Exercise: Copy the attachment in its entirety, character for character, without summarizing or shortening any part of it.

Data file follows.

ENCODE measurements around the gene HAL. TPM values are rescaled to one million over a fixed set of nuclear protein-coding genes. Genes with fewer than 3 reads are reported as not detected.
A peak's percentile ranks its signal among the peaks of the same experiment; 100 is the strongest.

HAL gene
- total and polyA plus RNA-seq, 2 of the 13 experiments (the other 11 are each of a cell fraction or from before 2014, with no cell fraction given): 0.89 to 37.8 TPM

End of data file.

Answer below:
ENCODE measurements around the gene HAL. TPM values are rescaled to one million over a fixed set of nuclear protein-coding genes. Genes with fewer than 3 reads are reported as not detected.
A peak's percentile ranks its signal among the peaks of the same experiment; 100 is the strongest.

HAL gene
- total and polyA plus RNA-seq, 2 of the 13 experiments (the other 11 are each of a cell fraction or from before 2014, with no cell fraction given): 0.89 to 37.8 TPM